But again he goes downhill from there. He says that such values are the product of that "strict" father-type upbringing. He says that conservatives see the father's role as: "The strict father is the moral authority who supports and defends the family, tells his wife what to do, and teaches his kids right from wrong. The only way to do that is through painful discipline -- physical punishment".
I take personal exception to that. I will go on to the research evidence in a moment but let me initially note how Lakoff defames me personally. Most people would see me as well to the Right so I should be a "strict father" who belts the living daylights out of my son -- right? In fact I have never laid a hand on my son in my life. Does that mean I am not a proper father? Or am I one of those exceptions? I am pretty conservative, though, so I am a pretty odd sort of exception. According to Lakoff's theory, both I and all the other mild and loving conservative Dads I have met should be far to the Left. And as for the idea that the conservative "tells his wife what to do", he should try it some time. I doubt that he will have much success. I am inclined to think that wives are far more likely to tell husbands what to do these days! Lakoff is talking about demons in his own head rather than about how things normally happen in the real world.
Lakoff's whole idea that political attitudes are formed by childhood experiences with parenting is however just a minor variation on the old "California" theory put forward by the Marxist Adorno and his Leftist collaborators in 1950. Lakoff says that in a conservative family, obedience is emphasized and questioning of authority is suppressed. Adorno et al (1950) made much of that idea too. They thought that conservatives had a generalized submissiveness to authority and that this submissiveness stemmed from a harsh upbringing by the father. There is therefore already a heap of evidence in the psychological literature regarding that theory.
Psychologists generally were from the beginning much enamoured of the theory but whenever they set out to explicitly test its assumptions they tended to be much disappointed -- as Altemeyer set out at great length in the first half of his 1981 book. So rather than re-run Altemeyer's work let me point out a few findings that are not covered by Altemeyer:
1). Rigby & Rump (1981) found that respect for one's parents generalized to respect for other authorities only in early adolescence. By late adolescence, the relationship had vanished entirely. Since it is a central claim of both Lakoff and Adorno et al (1950) that a generally pro-authority attitude is the outcome of parents insisting on respect for their own authority via heavy discipline, this seems rather an important disconfirmatory finding, does it not?
2). Elms & Milgram (1966. See their "Results" section) found that it was rebellious rather than submissive children who came from strict parenting;
3). Baumrind (1983) found that children who had experienced firm parental control developed with better competencies than did children who had experienced less parental control;
4). Di Maria & Di Nuovo (1986) found that authoritative training and parental behaviour had very little influence in determining the dogmatic attitudes of children;
5). Braungart & Braungart (1979) found that attitudes were most regimented in far-Left political groups;
6). Eisenberg-Berg & Mussen (1980) found that it was Leftists rather than conservatives who reported more conflict with their parents; and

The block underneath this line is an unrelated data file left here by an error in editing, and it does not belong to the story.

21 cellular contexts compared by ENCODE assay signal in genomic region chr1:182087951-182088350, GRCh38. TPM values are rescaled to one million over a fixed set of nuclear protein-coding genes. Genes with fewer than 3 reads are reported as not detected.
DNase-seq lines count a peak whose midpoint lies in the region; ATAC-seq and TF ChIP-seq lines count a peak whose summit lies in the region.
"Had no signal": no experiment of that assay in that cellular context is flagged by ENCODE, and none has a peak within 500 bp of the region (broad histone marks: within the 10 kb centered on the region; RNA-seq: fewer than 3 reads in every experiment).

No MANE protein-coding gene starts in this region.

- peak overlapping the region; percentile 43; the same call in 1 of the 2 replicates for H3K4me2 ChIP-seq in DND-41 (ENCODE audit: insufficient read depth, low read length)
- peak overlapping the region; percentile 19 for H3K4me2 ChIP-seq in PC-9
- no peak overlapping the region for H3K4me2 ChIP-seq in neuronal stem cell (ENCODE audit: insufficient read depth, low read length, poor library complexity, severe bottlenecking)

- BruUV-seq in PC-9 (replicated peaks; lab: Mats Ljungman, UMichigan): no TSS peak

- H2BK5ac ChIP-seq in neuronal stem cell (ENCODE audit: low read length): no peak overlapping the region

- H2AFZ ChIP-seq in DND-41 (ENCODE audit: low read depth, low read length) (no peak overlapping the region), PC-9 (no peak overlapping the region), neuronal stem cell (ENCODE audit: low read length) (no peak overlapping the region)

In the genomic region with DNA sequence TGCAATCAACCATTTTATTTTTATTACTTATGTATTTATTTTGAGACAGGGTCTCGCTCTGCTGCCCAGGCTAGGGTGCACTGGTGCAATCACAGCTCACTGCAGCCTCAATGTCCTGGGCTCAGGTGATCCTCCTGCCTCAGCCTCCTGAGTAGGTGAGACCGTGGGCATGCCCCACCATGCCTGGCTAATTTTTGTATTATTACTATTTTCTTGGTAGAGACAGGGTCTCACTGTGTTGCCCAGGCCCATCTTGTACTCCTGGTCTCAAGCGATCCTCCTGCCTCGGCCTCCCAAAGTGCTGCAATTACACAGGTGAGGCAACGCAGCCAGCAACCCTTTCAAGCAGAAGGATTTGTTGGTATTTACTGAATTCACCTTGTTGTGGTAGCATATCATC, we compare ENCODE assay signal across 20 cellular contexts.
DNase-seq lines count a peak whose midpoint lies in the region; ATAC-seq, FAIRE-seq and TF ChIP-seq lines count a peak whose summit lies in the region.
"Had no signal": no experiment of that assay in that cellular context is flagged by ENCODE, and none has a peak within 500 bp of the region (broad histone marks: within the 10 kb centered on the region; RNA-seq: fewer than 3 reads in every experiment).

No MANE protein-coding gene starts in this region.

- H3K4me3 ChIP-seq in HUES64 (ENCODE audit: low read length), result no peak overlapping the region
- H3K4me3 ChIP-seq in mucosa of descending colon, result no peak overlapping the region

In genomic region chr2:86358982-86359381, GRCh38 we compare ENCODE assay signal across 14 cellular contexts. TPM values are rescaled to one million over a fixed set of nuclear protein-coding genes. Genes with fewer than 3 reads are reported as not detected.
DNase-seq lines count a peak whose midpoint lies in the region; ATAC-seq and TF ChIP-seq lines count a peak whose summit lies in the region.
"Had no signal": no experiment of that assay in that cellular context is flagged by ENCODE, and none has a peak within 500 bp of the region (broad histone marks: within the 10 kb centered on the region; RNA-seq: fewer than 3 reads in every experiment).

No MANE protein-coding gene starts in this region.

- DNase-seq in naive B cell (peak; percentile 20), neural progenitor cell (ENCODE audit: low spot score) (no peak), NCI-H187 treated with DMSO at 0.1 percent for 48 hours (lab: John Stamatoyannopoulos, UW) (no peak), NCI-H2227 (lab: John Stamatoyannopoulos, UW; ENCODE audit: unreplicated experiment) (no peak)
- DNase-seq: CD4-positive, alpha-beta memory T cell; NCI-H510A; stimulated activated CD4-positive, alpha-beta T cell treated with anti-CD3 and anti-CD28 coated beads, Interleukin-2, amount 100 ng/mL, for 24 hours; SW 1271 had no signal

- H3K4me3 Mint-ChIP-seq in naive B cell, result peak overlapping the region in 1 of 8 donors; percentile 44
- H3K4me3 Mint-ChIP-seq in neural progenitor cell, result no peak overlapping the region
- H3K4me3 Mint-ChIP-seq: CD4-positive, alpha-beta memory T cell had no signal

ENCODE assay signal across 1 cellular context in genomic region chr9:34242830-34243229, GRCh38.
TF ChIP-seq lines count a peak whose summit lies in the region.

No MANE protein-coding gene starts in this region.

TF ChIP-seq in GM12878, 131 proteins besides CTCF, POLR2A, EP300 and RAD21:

7). Sidanius, Ekehammar & Brewer (1986) found that racism was unrelated to type of upbringing.
8). Johnson, Hogan, Londerman, Callens and Rogolsky (1981), in a study of college students, found that ratings of "father" and "mother" loaded on a factor different from that loading "police" and "government".
9). Lapsley, Harwell, Olson, Flannery and Quintana (1984) reported some correlation between ratings of "father" and ratings of "police" and "government" but no prediction at all from ratings of "mother".
10). Rigby et al (1987) were in the Lakoff camp in that they wanted to believe that attitude to authority generalized from parents to the world at large but from their Table 5 we can calculate that the average correlation between rebellion/submission to parents and attitudes to the Police and the law was less than .20. That is negligible.
11). The twin studies (Martin & Jardine, 1986; Eaves, Martin, Heath, Schieken, Silberg & Corey, 1977; Eaves, Martin, Meyer & Corey, 1999; Bouchard, Segal, Tellegen, McGue, Keyes, & Krueger, 2003), show that the attitudes and personality of children are formed almost entirely by genetics, not by their childhood treatment. Your Left/Right orientation is strongly genetically determined but little influenced by your family environment. The most striking of these findings is the one by Eaves et al (1999) showing that conservatism/Leftism is even more strongly genetically inherited than how tall you are. But hard science like that will no doubt be totally lost on Lakoff.
12). Ray (1983) points out that the most widely used measure of authoritarian attitudes is just as prone to generating high scores among Leftist voters as Rightist voters.
13). Ray & Lovejoy (1990) and Lindgren (2003) have reported survey results showing that there is no such thing as a generalized attitude to authority anyway. Conservatives might respect some authoritative institutions (such as the Army) but just try asking most U.S. conservatives at the moment what they think of the U.S. Supreme Court!
14). Ray & Najman (1987) showed in a general population survey that there was no overall relationhip between psychological disturbance and political orientation.
15. Krout (1937) showed that young Leftists saw their parents -- including mothers --as not favouring them and as having often nagged and ridiculed them. And in consequence they did not want to be like their parents and seemed to have had very unhappy childhoods in general.